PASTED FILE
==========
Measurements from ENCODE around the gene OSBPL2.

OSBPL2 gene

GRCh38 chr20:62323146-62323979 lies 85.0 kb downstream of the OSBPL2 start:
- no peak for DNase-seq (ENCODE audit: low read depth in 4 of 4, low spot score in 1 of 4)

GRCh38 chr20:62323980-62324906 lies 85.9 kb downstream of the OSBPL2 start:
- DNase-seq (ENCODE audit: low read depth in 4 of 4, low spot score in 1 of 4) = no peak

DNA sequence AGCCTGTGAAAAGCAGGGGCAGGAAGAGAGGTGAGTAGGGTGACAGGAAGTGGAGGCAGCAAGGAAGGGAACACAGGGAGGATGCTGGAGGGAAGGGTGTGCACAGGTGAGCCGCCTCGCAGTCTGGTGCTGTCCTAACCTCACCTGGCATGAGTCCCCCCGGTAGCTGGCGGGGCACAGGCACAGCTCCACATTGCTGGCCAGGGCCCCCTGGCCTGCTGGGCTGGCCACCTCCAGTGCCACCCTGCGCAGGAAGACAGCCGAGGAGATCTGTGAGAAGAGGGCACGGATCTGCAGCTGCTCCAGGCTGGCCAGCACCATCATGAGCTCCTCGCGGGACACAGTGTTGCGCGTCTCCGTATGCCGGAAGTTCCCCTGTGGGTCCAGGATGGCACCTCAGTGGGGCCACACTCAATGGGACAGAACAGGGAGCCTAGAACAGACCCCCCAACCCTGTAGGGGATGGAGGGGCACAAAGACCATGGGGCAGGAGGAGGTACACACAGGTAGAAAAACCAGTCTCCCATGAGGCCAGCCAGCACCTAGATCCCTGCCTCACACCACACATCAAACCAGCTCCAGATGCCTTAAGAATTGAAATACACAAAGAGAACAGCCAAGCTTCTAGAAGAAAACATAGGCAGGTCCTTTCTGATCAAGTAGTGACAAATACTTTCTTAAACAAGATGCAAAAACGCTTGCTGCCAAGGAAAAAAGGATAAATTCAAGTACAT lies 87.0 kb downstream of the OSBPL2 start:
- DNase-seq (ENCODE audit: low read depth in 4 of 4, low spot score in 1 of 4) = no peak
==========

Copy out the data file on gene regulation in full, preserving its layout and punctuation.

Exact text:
Measurements from ENCODE around the gene OSBPL2.

OSBPL2 gene

GRCh38 chr20:62323146-62323979 lies 85.0 kb downstream of the OSBPL2 start:
- no peak for DNase-seq (ENCODE audit: low read depth in 4 of 4, low spot score in 1 of 4)

GRCh38 chr20:62323980-62324906 lies 85.9 kb downstream of the OSBPL2 start:
- DNase-seq (ENCODE audit: low read depth in 4 of 4, low spot score in 1 of 4) = no peak

DNA sequence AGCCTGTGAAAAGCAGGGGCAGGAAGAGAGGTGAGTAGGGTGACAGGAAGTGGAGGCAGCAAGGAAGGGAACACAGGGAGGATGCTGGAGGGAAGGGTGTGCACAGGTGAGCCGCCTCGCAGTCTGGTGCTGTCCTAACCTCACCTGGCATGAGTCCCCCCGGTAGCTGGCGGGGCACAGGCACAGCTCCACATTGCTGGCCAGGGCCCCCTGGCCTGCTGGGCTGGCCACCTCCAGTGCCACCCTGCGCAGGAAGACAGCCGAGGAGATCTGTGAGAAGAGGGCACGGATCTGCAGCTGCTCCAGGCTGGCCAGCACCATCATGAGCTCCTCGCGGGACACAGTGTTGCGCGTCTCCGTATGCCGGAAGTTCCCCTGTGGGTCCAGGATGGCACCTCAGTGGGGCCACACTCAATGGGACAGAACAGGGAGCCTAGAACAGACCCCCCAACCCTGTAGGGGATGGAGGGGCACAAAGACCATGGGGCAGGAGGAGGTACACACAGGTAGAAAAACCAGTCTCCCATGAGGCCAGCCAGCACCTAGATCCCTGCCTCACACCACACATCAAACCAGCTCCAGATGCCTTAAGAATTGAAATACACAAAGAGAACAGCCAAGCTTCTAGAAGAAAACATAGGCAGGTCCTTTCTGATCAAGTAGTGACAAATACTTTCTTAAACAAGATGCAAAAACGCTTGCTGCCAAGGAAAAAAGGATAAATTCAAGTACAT lies 87.0 kb downstream of the OSBPL2 start:
- DNase-seq (ENCODE audit: low read depth in 4 of 4, low spot score in 1 of 4) = no peak